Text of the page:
Course #10160

    Full Year

    1 Credit


    Grade 11


    In this course, students will study American fiction and nonfiction texts from several historical periods organized to raise questions such as: to what extent do American texts represent American values or what does it take to overcome adversity?  In exploring these questions, students will develop an understanding of how language works by practicing three specific skills.  Students will analyze argument, allowing them to examine how authors establish a claim for a particular audience and purpose. Students will engage in rhetorical analysis, allowing them to discover how authors use the conventions of language to convey meaning. Finally students will learn to synthesize a variety of texts by recognizing intertextual connections which are important in developing critical literacy.  Frequent writing assignments of varied lengths and for a variety of purposes provide students the opportunity to further their thinking and engage in the discourse of the unit topic.  While one of the goals of this course is to prepare students to take the AP Language and Composition exam in the spring, the overall aim of the course is threefold: to prepare students for success in the college classroom by fostering intellectual growth, to instill habits conducive to lifelong learning and to engage confidently and thoughtfully in public discourse as responsible citizens.  The level of rigor in this course is commensurate to that of an introductory college course. This course requires a summer project.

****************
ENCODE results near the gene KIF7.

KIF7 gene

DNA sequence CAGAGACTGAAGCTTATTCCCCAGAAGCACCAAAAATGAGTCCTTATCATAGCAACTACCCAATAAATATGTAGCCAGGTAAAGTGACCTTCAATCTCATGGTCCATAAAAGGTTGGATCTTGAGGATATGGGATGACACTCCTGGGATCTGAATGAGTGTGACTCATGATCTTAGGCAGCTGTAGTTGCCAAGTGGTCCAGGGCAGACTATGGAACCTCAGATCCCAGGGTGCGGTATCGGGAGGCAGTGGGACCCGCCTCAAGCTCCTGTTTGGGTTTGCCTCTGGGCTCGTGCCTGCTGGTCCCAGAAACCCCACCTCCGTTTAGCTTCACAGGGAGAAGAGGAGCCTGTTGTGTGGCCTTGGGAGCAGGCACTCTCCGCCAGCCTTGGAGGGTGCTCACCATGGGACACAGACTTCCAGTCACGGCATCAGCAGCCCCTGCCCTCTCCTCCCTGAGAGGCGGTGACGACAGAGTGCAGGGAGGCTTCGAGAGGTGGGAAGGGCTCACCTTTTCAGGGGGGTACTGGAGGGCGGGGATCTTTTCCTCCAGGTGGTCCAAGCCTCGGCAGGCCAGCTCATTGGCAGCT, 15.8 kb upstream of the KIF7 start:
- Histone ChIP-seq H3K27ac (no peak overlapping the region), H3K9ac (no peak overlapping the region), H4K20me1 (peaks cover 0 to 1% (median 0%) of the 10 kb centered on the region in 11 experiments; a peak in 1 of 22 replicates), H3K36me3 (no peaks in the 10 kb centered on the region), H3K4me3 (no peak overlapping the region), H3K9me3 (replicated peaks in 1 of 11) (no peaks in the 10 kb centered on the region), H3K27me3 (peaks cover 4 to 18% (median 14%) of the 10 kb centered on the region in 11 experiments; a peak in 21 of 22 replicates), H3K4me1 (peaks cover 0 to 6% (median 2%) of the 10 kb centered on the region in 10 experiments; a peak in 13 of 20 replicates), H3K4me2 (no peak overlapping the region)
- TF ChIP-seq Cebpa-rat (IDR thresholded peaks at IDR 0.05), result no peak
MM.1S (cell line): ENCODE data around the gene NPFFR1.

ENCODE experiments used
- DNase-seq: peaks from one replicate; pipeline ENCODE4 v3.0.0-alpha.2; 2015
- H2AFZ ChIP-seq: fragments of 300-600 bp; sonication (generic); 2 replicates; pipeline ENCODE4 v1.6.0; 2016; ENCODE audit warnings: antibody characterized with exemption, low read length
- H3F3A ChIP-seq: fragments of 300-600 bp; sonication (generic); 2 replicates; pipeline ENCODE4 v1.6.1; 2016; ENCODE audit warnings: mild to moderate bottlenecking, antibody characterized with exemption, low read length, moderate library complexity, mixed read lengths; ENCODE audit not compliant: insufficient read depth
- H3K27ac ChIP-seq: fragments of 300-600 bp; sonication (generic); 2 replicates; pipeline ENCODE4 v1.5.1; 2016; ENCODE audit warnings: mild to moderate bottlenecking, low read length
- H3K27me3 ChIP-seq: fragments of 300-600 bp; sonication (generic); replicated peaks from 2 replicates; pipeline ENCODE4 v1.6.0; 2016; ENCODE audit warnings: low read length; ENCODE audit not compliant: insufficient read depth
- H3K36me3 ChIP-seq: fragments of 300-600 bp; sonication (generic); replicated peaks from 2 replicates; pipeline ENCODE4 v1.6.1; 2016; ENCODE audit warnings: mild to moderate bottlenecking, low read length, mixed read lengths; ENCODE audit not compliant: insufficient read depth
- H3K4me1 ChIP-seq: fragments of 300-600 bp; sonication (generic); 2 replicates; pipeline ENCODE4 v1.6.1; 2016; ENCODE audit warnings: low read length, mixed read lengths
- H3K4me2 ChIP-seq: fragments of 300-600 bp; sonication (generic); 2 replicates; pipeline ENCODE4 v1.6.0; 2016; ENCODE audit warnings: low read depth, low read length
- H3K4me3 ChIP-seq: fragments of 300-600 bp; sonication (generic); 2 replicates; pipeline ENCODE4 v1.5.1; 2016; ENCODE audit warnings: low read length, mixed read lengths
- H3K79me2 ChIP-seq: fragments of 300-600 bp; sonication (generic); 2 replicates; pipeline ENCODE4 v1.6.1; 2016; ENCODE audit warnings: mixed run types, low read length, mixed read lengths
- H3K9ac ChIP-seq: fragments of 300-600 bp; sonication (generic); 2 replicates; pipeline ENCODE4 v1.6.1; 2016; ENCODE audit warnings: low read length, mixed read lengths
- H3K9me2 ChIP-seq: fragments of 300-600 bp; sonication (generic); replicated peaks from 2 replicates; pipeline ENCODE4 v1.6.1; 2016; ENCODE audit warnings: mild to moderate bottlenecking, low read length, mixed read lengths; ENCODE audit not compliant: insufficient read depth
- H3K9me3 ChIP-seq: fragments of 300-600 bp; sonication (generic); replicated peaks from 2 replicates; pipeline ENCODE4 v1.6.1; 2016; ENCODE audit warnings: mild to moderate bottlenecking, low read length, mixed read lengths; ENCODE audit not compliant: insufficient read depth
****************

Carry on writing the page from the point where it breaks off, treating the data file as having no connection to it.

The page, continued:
Note: Though Advanced Placement courses do not have prerequisites, this is a very demanding course, and it is therefore recommended that students who enroll have taken English 10 Honors.